You’ll need to replace the carbon filters in the machine about every 500 Cycler Hours. This is once every 3-4 months if you use the Cycler every few days. A set of two FoodCycler Replacement Filters costs $24.95, so expect to purchase those once or twice a year.
FoodCycler Foodilizer Tablets, which costs $24.95 for a a pack of two, are optional and will likely last about a year if used as instructed.
All in, in the United States, the upfront cost is about $400 with annual costs about roughly $40 – $50 a year. This is a pretty steep price that is out of reach for many people. I recognize this is not intended to be a solution for everyone, and it has some great benefits. But I definitely think it’s a small piece of the solution to our food waste dilemma.
How Does This Compare To A Compost Pick Up Service?
A compost pick-up service is a logical alternative for many people considering an investment in a FoodCycler. While not offered to everyone, there are composting (or food scrap collection) services in many major cities around the country. A lucky few have municipal compost services, but that’s not currently available for most of us.
The price of a food scrap collection service varies depending on where you live. I’ve seen rates as low as $10/month for weekly service up to $20/month for bi-weekly service. Price often depends on the density of customers in your area.
At the prices above, one could pay for several years of compost service fees before recovering the investment in a FoodCycler. As the owner of a composting service and a FoodCycler, I assure that you that setting your scraps out for the service pick up is far less work than managing your FoodCycler and the subsequent maintenance for the Foodilizer to be effective soil amendment.
Many of these services also provide finished compost to customers once or twice a year included in their subscription fee. The finished compost from the service provider will often be ready to add directly to the soil of houseplants and container gardens.
Compost pickup services vary with respect to the types of food scraps they take for collection. This is based on what methods of composting they use. Many will not take meat, dairy, and oils, so the FoodCycler could offer a broader range of food scraps to be composted.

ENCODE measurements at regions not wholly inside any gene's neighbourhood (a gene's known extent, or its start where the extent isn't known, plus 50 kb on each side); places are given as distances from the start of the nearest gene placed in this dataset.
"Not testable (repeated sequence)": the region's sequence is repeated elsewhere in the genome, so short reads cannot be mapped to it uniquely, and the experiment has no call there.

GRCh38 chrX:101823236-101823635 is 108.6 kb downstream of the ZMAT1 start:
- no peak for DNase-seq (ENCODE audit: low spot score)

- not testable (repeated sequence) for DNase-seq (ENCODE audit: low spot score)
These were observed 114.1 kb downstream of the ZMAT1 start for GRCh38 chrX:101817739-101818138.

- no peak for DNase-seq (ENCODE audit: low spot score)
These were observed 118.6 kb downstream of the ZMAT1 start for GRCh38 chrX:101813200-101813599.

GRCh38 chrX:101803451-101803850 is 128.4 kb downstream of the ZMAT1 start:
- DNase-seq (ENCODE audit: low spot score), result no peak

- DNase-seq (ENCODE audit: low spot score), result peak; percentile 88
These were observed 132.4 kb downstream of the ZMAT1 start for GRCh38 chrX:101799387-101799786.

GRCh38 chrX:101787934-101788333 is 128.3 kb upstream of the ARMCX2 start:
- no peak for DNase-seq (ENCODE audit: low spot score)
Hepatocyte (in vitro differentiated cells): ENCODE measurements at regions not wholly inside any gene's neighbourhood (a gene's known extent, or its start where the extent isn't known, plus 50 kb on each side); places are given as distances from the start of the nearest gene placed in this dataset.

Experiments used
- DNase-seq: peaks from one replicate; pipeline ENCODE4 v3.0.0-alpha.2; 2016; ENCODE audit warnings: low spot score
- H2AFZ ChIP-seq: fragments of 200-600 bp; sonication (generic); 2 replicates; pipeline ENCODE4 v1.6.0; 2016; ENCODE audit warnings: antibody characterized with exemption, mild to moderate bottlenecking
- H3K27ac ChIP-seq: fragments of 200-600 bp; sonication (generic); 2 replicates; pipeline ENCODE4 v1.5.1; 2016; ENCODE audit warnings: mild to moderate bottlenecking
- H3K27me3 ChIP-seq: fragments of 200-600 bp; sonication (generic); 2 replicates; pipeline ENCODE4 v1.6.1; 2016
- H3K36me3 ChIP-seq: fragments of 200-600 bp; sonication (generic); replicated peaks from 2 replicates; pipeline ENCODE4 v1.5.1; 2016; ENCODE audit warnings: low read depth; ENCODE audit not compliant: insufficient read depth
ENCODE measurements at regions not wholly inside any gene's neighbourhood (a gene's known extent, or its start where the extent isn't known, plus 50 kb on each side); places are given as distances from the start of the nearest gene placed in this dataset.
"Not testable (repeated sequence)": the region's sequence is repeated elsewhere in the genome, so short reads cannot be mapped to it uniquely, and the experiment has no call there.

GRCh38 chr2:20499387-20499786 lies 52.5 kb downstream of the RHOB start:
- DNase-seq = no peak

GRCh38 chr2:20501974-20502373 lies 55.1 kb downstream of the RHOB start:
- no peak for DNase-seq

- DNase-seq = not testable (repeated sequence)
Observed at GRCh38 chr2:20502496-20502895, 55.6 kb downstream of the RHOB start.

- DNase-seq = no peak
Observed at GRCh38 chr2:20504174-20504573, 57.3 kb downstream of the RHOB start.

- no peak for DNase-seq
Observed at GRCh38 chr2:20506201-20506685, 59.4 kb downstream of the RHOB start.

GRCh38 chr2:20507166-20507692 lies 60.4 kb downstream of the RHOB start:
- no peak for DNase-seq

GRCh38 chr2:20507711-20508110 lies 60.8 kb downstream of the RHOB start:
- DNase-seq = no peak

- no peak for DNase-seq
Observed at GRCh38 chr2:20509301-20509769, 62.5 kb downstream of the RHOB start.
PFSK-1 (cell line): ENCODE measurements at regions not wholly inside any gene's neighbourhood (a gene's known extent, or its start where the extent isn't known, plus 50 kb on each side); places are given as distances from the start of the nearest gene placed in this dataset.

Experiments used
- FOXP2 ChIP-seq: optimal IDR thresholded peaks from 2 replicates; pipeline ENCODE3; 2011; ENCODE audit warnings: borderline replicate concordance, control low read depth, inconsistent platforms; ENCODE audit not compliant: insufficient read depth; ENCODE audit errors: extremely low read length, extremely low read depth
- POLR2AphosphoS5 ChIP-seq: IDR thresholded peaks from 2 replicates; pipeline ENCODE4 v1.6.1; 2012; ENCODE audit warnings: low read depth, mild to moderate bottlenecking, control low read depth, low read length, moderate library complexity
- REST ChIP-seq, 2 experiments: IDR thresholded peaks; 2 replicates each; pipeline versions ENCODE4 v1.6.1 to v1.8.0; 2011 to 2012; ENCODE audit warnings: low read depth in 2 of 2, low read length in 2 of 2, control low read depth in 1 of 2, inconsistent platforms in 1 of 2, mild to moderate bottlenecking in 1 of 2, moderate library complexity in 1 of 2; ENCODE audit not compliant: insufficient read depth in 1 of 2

Who Should Buy The FoodCycler?
Home Gardeners Without A Compost Pile | If you have a home garden, want to recycle your food scraps and put the nutrients back in the soil, don’t want to manage a typical compost pile, and have space to store Foodilizer until you’re ready to amend bare soil, then you will love the FoodCycler!
Apartment Dwellers With Access To A Garden | If you live in a small space and have access to a garden, you can definitely use the Foodilizer in your garden like a Home Gardener. You will reduce your food waste and replace nutrients in the soil.
Apartment Dwellers Who Don’t Need The Foodilizer | If you want to compost in a small space and don’t need the Foodilizer, you will love having the FoodCycler to compost in a way that’s really easy, clean, and doesn’t smell. You can give away the Foodilizer to a neighbor, friend, or through a local Buy Nothing group!
So What’s The Verdict On the FoodCycler?
The FoodCycler is a really neat appliance. It’s novel and offers some great benefits. It accompanies outdoor composting quite well and is one of the best options for those with no space for an outdoor pile and no composting service in their area.
But the FoodCycler is expensive. It’s not the seemingly magic, comprehensive solution it seems to be at first blush. The FoodCycler is not a complete solution for an apartment dweller or someone with no outdoor space unless they plan to give away the Foodilizer. There are lots of people who will benefit greatly from and love the Foodilizer, but it’s important to understand how it works and how you can use the output before investing.
Food waste is an immense global issue and will require massive culture change and a variety of solutions to effectively address. The FoodCycler is one important piece of the giant puzzle that we can use to find a way for everyone to get their food scraps out of the landfills and into the soil where they belong.
Any Other Questions?
Did I miss anything? Do you have any other questions? If so, leave them in the comments, and I’ll do my best to answer them!